Monday, November 9, 2009

PURGATORY (or some place like it) Rage 5 @ The Emporium Nov 2009

The Rage5 art show "PURGATORY (or some place like it)" at The Emporium Art Gallery (http://www.theemporiumgallery.com/) on Nov 5th 2009 was an interesting look at some pieces by an artist who I have been following on the streets for the past few years. It was a small show with only about a dozen pieces that were for the most part some nice works. The pieces adopted a religious iconographic aesthetic that was meant to provoke a certain sense of unease that this artist has been having as a result of his recent move from the unofficial to the official.

The Emporium provided a nice and cozy space and had chocolate treats and some locally brewed beer available for those attending. It as a pretty good turn out. The room was packed full of chatting people both on the floor admiring the art and at the bar admiring the beer and treats. I didn't get a chance to chat with the artist as he seemed pretty busy moving from group to group doing his thing. In any case it wa a nice show, but I was hoping to see more of his work. Overall I enjoyed the show and appreciated the hospitality of the gents who run the gallery. As this was the first official gallery show for Rage5 and in my opinion a succcess as there was a nice turnout and the pieces were intriguing and went well together. Hopefully we'll be seeing more of his work in the near future.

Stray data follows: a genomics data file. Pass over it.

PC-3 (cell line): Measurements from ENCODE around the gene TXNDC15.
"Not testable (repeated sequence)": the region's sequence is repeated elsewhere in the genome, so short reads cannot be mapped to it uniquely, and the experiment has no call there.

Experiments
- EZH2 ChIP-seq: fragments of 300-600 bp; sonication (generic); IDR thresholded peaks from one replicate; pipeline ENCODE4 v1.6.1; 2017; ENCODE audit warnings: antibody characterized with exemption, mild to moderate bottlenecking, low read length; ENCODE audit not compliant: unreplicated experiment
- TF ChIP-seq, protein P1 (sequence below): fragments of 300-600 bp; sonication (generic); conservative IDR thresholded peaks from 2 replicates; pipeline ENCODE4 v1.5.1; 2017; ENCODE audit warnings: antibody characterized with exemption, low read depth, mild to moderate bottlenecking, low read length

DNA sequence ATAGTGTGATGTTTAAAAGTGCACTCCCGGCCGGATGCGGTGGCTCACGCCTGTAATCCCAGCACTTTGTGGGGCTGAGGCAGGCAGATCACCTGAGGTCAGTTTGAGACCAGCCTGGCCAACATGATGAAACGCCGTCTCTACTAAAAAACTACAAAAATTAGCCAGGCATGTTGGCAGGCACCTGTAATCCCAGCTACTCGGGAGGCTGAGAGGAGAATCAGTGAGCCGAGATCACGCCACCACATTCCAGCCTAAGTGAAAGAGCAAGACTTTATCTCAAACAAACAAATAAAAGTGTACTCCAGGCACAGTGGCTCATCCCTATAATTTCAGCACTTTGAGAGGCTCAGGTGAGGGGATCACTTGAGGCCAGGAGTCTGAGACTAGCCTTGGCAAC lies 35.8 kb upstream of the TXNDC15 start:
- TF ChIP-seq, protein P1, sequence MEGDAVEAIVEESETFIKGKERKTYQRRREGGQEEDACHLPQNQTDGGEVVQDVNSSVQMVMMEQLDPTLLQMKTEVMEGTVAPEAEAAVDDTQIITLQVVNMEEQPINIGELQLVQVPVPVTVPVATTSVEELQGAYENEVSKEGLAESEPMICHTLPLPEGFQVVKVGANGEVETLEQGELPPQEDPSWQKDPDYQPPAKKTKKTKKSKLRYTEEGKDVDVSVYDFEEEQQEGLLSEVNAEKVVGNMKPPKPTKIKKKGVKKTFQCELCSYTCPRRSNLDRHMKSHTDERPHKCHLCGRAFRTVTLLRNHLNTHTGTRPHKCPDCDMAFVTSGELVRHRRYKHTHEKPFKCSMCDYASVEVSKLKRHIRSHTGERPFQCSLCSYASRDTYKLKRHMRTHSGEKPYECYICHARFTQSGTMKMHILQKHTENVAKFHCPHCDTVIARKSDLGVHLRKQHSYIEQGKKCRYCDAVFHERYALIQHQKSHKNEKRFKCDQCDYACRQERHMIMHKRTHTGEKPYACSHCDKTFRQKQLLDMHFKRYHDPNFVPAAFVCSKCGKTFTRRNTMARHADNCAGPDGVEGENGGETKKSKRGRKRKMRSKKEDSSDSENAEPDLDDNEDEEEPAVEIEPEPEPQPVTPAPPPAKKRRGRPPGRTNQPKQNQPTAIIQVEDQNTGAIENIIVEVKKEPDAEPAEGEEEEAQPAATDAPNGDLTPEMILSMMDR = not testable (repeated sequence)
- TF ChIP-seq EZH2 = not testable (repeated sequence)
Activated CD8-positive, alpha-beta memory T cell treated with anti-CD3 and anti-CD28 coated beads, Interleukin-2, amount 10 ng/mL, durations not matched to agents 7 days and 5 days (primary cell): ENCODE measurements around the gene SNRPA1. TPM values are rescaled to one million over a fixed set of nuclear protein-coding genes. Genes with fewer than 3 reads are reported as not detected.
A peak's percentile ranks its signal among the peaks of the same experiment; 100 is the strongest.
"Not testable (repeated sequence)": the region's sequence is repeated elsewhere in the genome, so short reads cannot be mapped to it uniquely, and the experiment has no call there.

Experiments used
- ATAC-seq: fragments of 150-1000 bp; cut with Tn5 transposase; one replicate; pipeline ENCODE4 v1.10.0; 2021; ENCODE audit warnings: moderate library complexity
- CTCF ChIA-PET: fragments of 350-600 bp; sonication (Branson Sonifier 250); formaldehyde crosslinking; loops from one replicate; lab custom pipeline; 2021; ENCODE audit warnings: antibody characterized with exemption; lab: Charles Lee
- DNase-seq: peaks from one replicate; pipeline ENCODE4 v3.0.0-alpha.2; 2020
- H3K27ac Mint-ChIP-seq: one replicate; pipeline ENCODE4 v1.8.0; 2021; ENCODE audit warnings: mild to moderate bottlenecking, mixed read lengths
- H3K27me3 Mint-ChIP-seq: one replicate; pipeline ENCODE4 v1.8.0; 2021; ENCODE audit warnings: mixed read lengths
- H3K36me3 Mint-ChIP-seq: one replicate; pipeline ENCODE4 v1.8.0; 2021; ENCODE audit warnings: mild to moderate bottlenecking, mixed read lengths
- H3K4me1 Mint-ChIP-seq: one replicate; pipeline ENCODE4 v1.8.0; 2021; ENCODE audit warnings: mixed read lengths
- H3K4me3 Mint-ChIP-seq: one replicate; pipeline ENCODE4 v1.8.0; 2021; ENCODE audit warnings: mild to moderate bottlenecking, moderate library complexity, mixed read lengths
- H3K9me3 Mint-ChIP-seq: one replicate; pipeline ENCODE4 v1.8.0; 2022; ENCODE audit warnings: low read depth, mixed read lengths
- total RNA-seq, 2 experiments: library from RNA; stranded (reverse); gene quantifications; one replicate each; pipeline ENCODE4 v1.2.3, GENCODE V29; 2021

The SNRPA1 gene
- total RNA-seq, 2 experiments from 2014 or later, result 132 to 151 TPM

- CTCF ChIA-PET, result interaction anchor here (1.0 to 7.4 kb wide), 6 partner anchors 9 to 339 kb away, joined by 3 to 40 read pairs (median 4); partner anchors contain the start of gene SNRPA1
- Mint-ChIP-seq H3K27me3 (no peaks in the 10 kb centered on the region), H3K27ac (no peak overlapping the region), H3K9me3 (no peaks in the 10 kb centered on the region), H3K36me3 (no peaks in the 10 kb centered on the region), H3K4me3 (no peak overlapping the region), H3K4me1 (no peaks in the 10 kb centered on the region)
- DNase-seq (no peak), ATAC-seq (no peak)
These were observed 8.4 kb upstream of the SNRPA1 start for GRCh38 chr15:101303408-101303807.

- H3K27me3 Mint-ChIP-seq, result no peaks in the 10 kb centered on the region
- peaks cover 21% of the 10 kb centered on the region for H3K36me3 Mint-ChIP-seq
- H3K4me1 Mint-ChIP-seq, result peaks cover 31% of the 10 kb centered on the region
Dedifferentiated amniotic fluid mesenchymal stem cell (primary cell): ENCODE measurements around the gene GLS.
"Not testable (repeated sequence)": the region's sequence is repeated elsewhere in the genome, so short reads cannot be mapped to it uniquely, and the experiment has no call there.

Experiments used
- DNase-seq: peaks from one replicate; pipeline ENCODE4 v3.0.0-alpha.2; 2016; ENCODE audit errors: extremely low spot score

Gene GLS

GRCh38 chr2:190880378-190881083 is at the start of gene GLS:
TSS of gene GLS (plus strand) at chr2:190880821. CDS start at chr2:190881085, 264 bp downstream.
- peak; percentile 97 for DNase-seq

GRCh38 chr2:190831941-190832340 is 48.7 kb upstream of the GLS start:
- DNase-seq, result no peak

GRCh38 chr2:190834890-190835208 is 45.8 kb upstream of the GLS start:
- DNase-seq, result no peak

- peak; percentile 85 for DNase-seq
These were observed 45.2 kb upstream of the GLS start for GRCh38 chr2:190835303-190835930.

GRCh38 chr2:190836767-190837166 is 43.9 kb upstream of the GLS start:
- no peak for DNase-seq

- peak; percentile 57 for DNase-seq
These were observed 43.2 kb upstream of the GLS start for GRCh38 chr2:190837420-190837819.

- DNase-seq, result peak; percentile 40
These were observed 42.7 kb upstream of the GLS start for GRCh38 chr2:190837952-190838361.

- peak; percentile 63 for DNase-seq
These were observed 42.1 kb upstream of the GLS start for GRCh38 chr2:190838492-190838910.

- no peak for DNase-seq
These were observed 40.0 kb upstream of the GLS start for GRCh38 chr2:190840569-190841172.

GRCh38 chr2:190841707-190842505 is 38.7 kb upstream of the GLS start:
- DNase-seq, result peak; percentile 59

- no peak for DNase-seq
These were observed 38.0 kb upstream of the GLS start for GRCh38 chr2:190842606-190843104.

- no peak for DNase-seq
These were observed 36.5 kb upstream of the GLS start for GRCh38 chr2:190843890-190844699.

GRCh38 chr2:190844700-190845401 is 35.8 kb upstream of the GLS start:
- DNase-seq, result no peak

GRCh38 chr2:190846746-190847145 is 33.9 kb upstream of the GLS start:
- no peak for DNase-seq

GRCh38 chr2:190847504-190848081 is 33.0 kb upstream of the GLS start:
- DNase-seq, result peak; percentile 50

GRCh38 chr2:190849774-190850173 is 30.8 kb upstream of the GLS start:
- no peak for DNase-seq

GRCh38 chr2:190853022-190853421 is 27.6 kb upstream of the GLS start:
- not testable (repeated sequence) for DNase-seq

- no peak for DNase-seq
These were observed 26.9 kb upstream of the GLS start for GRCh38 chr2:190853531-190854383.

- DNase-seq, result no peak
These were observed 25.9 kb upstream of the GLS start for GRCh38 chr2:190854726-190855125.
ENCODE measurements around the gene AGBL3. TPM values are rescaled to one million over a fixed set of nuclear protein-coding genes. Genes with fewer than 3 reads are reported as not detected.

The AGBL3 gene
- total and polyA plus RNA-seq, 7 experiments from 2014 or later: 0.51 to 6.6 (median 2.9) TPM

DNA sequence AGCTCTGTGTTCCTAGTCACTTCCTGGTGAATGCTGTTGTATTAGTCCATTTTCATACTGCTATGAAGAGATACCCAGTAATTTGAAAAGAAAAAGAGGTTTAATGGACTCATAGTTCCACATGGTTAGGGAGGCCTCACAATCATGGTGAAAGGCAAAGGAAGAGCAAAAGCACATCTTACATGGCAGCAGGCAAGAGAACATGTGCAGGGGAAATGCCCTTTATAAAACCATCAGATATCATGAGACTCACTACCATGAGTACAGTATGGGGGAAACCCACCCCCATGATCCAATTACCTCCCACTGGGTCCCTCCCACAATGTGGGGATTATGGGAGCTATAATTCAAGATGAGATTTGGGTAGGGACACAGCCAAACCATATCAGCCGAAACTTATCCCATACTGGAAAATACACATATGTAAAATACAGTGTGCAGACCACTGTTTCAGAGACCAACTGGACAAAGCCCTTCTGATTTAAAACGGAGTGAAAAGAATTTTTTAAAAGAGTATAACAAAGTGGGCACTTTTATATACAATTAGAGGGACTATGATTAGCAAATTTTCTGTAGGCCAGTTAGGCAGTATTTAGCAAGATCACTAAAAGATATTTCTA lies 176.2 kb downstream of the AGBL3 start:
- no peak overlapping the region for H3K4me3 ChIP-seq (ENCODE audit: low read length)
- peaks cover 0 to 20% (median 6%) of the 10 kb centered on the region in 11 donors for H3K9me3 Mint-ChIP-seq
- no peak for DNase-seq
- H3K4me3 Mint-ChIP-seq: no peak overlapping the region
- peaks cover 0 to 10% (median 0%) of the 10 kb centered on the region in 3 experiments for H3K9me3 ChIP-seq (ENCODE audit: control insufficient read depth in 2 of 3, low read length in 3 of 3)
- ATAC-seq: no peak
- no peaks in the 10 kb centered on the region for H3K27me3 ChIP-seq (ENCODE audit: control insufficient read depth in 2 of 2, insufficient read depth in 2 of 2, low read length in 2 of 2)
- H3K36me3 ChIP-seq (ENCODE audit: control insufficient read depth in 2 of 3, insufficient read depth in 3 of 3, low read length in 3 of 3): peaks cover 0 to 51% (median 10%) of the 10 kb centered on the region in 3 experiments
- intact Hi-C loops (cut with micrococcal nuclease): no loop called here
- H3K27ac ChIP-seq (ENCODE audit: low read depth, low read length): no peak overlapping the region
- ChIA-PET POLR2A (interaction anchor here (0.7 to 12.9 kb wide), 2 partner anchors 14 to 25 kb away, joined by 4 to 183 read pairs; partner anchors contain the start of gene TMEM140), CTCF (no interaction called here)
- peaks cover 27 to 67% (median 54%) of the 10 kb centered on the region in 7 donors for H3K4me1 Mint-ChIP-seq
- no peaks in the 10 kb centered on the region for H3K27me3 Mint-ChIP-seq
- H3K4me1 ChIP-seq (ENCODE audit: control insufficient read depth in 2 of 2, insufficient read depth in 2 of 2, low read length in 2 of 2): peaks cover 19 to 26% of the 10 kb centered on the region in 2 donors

This is a statement made by Rage5 that was printed on some handouts at the show:
“Having made a name for myself as a graffiti artist, I now find myself experiencing a rite of passage as I attempt my way into the gallery scene. While keeping a foot firmly set in the urban landscape with my street art, I am now experiencing a state of limbo which PURGATORY (or someplace like it) refers to. The religious imagery and symbols adopted in this new work metaphorically portray my inhibitions, fears, hopes and desires as I now transition from a seemingly unregulated world to an organized system. This new series of work illustrates my limited yet growing understanding of the constructs that make up the art milieu vs. my anarchic approach to street art.”

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